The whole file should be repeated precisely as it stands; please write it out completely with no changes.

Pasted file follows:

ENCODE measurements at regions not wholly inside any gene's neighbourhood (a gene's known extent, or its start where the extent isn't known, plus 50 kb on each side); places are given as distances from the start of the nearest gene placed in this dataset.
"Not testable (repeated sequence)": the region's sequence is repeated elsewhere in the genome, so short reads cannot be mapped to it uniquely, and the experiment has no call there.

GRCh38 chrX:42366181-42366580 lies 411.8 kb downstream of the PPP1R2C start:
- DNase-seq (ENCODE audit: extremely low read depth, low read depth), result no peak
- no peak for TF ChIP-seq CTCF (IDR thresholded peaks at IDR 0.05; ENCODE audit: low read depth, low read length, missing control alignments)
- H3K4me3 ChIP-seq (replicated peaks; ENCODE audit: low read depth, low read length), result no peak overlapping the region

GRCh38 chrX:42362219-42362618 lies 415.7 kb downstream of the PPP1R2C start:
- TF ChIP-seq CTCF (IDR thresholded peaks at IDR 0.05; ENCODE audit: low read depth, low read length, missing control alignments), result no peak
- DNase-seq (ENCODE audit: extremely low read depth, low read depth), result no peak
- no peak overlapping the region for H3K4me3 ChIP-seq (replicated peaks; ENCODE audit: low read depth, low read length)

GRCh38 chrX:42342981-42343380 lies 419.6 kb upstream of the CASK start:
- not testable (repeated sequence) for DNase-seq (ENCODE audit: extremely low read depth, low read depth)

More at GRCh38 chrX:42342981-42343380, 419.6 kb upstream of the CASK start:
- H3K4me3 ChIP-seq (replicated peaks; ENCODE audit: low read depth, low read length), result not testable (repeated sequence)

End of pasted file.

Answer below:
ENCODE measurements at regions not wholly inside any gene's neighbourhood (a gene's known extent, or its start where the extent isn't known, plus 50 kb on each side); places are given as distances from the start of the nearest gene placed in this dataset.
"Not testable (repeated sequence)": the region's sequence is repeated elsewhere in the genome, so short reads cannot be mapped to it uniquely, and the experiment has no call there.

GRCh38 chrX:42366181-42366580 lies 411.8 kb downstream of the PPP1R2C start:
- DNase-seq (ENCODE audit: extremely low read depth, low read depth), result no peak
- no peak for TF ChIP-seq CTCF (IDR thresholded peaks at IDR 0.05; ENCODE audit: low read depth, low read length, missing control alignments)
- H3K4me3 ChIP-seq (replicated peaks; ENCODE audit: low read depth, low read length), result no peak overlapping the region

GRCh38 chrX:42362219-42362618 lies 415.7 kb downstream of the PPP1R2C start:
- TF ChIP-seq CTCF (IDR thresholded peaks at IDR 0.05; ENCODE audit: low read depth, low read length, missing control alignments), result no peak
- DNase-seq (ENCODE audit: extremely low read depth, low read depth), result no peak
- no peak overlapping the region for H3K4me3 ChIP-seq (replicated peaks; ENCODE audit: low read depth, low read length)

GRCh38 chrX:42342981-42343380 lies 419.6 kb upstream of the CASK start:
- not testable (repeated sequence) for DNase-seq (ENCODE audit: extremely low read depth, low read depth)

More at GRCh38 chrX:42342981-42343380, 419.6 kb upstream of the CASK start:
- H3K4me3 ChIP-seq (replicated peaks; ENCODE audit: low read depth, low read length), result not testable (repeated sequence)